Back in the early days of television, not much could distract a kid from watching Sky King on Saturday afternoons, except maybe another Oreo cookie, made, naturally, by Nabisco, the show's sponsor.
About an Arizona pilot/rancher who chased bad guys across the plains in his four-seater Cessna, "Sky King" ran on NBC in the early '50s and on CBS from 1955 to 1967. At the heart of it all was Kirby Grant, playing Sky King and guiding the "Songbird" through the heavens with help of his niece and nephew, Penny and Clipper.
"We had to move fast then. We shot two episodes a week," remembers Grant, who'll be the featured guest at this weekend's open house at College Park Airport. The series' outdoor scenes were shot in the San Fernando Valley near Edwards Air Force Base.
"We waited for sunrise on Monday morning each week and shot there udnesday, when we'd go back to the old Charlie Chaplin studio on Sunset Boulevard and shoot the rest on Thursday, Friday and most of Saturday."
Grant, 73, is retired from acting and now lives in Winter Springs, Florida, where he does public relations work for Sea World and its most recent acquisition, Cypress Gardens. He gave up his pilot's license after heart bypass surgery seven years ago but still makes appearances before aviation groups around the country. He says he's frequently told by young military and commercial pilots that much of their early fascination with flying came from his episodes.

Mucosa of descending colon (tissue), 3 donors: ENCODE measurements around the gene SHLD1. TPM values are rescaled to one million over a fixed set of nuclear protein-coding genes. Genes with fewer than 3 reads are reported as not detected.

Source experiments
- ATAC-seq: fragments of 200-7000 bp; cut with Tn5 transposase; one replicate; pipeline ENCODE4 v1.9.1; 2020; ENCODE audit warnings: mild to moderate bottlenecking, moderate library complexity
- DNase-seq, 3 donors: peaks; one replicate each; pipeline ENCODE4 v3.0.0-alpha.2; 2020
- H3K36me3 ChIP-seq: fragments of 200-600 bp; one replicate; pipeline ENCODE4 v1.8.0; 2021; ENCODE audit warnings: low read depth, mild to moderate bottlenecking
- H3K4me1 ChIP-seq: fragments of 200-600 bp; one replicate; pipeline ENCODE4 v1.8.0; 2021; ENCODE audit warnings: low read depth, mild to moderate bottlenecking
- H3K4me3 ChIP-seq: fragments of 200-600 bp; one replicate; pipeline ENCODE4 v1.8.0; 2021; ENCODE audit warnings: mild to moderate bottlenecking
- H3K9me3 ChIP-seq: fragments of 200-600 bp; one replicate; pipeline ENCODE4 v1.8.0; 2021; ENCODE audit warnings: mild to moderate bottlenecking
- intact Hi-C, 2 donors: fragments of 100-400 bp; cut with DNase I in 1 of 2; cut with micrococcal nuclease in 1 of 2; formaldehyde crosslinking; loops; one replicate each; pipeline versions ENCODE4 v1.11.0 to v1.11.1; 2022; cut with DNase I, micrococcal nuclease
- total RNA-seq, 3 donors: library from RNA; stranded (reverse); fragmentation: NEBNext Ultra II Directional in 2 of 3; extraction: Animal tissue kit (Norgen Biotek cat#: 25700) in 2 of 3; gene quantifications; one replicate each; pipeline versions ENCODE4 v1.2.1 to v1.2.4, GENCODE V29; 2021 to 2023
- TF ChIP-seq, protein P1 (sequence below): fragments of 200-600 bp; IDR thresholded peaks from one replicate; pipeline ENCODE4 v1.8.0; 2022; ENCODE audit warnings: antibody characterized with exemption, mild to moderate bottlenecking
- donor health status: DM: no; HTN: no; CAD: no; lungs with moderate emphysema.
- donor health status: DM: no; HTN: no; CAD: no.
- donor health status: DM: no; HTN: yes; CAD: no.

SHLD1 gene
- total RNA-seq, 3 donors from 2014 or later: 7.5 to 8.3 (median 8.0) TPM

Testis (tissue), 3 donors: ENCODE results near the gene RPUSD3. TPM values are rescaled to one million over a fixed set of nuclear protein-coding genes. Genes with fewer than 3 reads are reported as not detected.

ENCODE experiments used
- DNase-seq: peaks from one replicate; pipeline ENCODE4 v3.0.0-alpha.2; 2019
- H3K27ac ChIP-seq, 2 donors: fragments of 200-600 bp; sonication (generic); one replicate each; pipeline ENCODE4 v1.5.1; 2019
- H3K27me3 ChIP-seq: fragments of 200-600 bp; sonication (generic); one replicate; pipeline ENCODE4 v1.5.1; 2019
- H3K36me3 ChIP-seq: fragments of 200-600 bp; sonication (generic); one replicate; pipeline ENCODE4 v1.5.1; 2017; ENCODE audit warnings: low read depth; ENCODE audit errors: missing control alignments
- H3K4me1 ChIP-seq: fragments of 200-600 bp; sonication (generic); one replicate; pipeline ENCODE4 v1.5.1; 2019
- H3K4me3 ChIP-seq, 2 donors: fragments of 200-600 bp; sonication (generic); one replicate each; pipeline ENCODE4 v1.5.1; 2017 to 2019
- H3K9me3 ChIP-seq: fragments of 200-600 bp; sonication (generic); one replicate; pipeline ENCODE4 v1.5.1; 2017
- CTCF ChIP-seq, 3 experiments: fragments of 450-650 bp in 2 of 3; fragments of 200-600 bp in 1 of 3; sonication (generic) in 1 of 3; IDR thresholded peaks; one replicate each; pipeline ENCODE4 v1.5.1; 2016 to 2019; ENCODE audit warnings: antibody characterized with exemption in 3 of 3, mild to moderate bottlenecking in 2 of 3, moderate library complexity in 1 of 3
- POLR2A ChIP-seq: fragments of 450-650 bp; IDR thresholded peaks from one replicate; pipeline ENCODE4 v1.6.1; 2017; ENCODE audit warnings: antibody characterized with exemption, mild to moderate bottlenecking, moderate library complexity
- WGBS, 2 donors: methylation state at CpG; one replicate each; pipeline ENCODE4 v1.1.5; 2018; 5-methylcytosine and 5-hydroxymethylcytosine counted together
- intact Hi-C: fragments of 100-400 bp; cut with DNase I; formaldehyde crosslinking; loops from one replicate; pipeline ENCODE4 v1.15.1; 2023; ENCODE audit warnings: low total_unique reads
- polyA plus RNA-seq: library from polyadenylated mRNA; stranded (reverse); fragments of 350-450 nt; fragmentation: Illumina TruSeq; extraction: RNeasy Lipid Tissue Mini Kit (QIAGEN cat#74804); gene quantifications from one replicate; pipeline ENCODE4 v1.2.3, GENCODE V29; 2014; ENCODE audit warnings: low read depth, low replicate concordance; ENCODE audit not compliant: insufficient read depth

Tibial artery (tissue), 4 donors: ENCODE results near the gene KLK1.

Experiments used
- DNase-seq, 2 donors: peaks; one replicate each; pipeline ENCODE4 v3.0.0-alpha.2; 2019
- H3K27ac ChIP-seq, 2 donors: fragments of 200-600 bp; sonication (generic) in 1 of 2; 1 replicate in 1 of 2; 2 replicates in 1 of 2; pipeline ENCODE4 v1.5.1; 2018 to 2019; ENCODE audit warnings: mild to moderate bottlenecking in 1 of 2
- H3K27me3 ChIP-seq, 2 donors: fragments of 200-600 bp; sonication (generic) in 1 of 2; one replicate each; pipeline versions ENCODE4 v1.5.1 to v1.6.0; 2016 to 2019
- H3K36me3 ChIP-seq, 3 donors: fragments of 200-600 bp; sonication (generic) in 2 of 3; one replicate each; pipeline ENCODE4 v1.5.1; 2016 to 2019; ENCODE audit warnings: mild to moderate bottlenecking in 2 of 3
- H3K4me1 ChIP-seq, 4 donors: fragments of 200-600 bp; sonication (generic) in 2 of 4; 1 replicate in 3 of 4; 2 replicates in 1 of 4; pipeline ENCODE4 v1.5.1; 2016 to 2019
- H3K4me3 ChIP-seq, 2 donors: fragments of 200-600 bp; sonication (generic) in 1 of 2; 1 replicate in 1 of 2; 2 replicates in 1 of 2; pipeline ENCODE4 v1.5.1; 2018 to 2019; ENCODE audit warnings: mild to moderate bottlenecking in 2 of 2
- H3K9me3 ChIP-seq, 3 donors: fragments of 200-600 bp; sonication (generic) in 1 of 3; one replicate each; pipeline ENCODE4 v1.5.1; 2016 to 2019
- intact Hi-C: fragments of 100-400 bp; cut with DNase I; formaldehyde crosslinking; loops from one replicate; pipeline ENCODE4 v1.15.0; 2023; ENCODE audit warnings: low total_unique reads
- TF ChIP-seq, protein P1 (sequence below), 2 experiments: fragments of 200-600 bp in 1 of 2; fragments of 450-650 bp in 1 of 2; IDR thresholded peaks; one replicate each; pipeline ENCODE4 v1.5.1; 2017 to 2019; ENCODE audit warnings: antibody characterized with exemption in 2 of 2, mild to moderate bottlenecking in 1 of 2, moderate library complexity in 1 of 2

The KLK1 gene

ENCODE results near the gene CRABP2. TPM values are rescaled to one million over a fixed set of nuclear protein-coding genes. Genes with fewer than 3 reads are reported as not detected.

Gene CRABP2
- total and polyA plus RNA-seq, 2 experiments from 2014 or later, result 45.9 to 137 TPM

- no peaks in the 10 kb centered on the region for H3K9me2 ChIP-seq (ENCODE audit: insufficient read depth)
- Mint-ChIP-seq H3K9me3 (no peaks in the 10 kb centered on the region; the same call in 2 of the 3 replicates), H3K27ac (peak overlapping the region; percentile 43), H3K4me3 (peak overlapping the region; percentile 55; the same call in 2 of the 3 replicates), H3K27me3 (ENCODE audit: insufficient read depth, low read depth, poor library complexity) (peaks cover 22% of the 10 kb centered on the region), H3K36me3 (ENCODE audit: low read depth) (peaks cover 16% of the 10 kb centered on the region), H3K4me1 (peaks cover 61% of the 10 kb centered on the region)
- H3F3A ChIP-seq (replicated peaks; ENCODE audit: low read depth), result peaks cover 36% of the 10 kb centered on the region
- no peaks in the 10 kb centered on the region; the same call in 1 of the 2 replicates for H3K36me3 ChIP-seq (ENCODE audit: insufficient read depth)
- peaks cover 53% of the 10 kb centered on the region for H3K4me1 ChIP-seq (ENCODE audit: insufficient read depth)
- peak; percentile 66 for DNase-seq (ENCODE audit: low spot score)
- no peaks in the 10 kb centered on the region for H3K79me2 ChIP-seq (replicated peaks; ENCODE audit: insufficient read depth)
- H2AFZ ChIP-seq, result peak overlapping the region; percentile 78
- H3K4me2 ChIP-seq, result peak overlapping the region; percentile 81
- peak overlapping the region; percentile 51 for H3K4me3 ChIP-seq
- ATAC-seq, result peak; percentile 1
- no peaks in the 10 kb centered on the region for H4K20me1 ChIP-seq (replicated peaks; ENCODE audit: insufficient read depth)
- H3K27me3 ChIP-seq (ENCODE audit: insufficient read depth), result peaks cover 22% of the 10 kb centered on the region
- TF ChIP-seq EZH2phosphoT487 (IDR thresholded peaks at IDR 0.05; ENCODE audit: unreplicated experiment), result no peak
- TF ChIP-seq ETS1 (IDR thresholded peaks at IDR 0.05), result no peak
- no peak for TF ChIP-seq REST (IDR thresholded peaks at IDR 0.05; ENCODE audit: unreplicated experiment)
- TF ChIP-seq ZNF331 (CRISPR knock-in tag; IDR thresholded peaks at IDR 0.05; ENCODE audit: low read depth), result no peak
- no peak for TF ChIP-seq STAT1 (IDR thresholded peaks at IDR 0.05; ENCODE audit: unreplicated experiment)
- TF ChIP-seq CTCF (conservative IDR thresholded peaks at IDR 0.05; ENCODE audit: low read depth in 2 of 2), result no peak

"It's very gratifying that we had such a constructive effect," says Grant. Yet, he acknowledges that the question he fields most often is "What happened to Penny?"
Grant says actress Gloria Winters married one of the program's sound men. The couple live in the San Fernando Valley where they operate their own sound company and are responsible for the audio portion of the hit television series "St. Elsewhere."
Grant reports that Ron Hagerthy, who played Clipper, is an executive with a California construction company.
Unlike today's successful television actors who can pull in $50,000 per episode, Grant was paid $2,500 per week and was out of work at least 13 weeks a year.